I didn’t mind working at the daycare. They assigned most of the time I to work with the infants. Babies were easy to deal with. They slept a lot and had a regular feeding schedule that we would have to follow from the parents’ instructions. Taking care of the two through five-year-olds was another story. They were needy. I had to pay attention to them more than an infant. Toddlers wanted me to read to them, play toys with them, feed them, and hold them because they missed their parents. I knew I didn’t want children and working at the daycare only solidified the fact for me each time “Tommy” reached his arms up at me to pick him up and would cry when he didn’t get his way.
Marion Ann: No thank you.
I spent my lunch breaks at the daycare trying to sit with Jacob. When I caught up to him and the Edle crew I would listen to him and the guys about the great runs they just finished. They were eager to get back to the top of the mountain to get in a few more runs in before they headed back to work the dinner shift. I felt like I was in some romantic comedy movie.
Sis: Except it wasn’t a movie.
Marion Ann: Or romantic.
One afternoon at the daycare I felt very ill. My supervisor sent me home because I could get the kids sick. Most of them were tourists’ kids and they couldn’t get sick to travel.
Marion Ann: What about me?
Sis: Clearly, it’s all about the guest.
Marion Ann: Clearly.
I barely made it to the bus that shuttled guests and staff from the hotel to the ski hill and back. I threw up twice before I got on the bus and thought I would hurl again on the bus. It felt like it took hours for bus to get back to the hotel, but was only a fifteen-minute drive. I fell into bed with a fever. My body felt like it was on fire and itcy.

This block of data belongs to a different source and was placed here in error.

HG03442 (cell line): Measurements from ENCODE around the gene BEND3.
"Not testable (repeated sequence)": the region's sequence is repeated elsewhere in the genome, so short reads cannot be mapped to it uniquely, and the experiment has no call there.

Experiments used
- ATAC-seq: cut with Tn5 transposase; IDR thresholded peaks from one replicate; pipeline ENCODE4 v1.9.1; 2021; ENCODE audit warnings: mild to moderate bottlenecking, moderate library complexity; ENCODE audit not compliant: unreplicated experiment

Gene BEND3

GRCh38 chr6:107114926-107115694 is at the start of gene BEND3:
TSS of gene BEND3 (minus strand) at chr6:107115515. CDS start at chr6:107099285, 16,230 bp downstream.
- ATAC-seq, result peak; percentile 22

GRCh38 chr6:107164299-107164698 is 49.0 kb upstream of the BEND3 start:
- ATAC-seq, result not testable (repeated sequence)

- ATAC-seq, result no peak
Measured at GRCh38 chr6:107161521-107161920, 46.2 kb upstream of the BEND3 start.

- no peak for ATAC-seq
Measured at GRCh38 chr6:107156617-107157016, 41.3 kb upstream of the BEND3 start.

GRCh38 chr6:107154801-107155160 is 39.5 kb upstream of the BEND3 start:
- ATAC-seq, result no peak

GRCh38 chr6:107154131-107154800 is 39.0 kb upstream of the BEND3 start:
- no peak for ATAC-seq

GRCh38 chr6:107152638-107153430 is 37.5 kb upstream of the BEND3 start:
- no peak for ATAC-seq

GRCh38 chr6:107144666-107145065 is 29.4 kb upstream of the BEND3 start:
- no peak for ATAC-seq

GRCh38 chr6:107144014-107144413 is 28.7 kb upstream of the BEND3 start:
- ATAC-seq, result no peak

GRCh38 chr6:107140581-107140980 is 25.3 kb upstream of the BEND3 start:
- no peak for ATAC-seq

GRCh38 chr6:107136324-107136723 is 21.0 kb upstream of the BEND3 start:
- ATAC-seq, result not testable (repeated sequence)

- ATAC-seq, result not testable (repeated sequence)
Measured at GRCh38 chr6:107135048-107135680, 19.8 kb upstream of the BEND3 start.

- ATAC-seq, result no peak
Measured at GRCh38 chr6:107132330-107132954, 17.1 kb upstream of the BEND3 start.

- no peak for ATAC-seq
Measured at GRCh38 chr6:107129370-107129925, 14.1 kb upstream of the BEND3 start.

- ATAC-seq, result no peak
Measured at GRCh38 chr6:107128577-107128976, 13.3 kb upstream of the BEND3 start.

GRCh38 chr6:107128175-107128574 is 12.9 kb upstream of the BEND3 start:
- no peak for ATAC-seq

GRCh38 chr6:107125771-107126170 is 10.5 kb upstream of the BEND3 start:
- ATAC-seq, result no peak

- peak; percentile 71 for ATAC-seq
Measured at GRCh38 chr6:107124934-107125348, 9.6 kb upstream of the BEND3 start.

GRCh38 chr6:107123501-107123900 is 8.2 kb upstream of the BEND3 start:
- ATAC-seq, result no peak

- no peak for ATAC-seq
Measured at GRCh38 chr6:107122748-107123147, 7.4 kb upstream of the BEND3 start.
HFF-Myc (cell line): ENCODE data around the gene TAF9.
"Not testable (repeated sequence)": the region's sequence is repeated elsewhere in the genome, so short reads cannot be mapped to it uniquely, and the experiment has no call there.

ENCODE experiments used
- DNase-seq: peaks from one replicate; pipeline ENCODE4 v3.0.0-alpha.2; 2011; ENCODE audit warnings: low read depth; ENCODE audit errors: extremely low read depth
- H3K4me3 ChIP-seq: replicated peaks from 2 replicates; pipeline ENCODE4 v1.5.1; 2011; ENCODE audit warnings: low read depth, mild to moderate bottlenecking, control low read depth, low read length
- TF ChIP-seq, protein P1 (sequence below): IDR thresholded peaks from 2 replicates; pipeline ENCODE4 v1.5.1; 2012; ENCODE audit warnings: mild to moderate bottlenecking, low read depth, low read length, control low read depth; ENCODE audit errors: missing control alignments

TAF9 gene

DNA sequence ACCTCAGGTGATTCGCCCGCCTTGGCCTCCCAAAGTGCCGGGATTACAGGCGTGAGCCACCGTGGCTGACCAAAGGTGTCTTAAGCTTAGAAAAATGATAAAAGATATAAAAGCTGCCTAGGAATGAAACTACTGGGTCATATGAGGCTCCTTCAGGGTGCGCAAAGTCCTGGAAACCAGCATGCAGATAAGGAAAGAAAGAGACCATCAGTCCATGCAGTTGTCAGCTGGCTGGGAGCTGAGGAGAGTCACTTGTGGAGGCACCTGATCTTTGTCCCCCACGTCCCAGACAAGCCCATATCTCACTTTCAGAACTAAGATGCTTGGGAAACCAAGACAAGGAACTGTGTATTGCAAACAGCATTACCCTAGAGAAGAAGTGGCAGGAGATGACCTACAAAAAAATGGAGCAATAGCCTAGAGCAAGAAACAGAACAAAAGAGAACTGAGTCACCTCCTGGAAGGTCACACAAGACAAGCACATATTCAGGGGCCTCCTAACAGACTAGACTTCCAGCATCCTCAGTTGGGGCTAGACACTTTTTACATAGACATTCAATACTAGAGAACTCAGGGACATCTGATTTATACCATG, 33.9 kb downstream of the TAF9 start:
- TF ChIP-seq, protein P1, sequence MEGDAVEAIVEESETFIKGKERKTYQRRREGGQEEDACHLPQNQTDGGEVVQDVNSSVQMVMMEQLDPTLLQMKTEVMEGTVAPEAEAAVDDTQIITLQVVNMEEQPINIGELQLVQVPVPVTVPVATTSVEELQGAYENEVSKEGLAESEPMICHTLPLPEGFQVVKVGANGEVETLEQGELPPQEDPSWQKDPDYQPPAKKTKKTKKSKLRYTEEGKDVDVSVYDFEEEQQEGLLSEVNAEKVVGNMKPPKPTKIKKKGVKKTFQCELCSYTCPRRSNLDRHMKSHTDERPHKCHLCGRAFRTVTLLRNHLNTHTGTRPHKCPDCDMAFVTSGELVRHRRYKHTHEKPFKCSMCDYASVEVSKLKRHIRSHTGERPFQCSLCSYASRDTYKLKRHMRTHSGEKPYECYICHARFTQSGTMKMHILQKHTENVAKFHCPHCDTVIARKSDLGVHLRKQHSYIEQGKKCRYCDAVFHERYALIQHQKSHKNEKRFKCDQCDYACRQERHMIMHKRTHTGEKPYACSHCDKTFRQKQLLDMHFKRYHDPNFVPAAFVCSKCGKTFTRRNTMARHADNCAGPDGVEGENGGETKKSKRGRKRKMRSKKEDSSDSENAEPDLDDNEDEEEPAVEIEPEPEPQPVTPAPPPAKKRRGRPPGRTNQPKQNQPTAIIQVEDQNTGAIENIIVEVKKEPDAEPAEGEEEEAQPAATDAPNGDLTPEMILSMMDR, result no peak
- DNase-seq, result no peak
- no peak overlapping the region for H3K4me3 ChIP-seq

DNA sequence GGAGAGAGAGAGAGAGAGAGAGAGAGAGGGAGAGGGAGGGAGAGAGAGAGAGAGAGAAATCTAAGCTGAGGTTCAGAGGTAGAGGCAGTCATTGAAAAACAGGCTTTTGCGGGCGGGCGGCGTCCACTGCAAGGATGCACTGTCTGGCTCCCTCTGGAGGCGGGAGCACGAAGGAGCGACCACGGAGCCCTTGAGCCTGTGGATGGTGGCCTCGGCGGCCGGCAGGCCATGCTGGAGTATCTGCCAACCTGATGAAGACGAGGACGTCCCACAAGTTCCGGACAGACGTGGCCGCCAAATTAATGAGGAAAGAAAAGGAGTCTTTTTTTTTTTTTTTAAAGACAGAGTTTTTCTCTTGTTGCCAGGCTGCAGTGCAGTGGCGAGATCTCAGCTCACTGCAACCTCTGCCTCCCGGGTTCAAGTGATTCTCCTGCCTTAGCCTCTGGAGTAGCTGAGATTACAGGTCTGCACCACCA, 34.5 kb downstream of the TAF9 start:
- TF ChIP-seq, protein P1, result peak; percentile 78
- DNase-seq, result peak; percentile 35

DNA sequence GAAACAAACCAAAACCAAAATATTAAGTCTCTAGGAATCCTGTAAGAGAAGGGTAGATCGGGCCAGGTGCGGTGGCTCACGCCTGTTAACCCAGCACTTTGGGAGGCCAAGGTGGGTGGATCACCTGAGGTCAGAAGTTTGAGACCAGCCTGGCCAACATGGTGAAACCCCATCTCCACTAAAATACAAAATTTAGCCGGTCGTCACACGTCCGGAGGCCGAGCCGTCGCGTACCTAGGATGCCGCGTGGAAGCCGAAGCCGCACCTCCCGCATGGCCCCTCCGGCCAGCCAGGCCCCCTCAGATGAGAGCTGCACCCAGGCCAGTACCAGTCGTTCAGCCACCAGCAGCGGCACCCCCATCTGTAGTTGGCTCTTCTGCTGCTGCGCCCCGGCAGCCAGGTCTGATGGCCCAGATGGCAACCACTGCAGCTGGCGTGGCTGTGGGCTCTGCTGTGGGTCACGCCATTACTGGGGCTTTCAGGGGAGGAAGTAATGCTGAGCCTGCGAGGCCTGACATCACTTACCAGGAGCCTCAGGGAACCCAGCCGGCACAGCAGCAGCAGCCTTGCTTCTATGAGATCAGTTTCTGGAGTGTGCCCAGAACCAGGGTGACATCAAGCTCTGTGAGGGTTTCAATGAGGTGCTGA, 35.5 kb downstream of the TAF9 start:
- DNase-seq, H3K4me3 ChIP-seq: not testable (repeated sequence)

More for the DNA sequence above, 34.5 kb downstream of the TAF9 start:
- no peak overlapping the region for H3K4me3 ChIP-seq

Uhh, you have the chicken pocks. My roommate pointed at my forearms and my neck was covered in red spots.
Didn’t you have them as a kid? My British roommate asked in a concerned tone.
No, I had the German Messel’s, but I couldn’t catch the chickenpox, my mother tried, she put me in the same room as my cousins who had them, but I didn’t get them.
Well, you sure have them now, you gotta go to the doctors, it’s dangerous to get them when you’re older.
Thank’s. My roommates were smart as whips sometimes.
I went to the doctors in the village who reminded me of the doctor from the TV show from Northern Exposure. He was not as cute as Joel Fleshmen, but a city guy in a very small town. The nurse looked at me and confirmed I had the chickenpox and to wait for the doctor. He would need to check the pox that was near my right eye. Near my eye?! For five minutes I was scared to hell what was going to happen if the pox got into my eye.
Marion Ann: What if?
Sis: Don’t even go there.
Marion Ann: But…
Sis: Not listening.
My overactive imagination sometimes took me down a darker path.
Marion Ann: Not now.
The doctor confirmed what I already knew to be true. I had the pox. He was concerned about the pox neat my right eye and told me to get myself in a dark room and don’t come out for at least three days. He said if I thought my vision was getting blurry to call him right away. He gave me his direct number.
Marion Ann: Excuse me?!
Marion Ann: This is serious.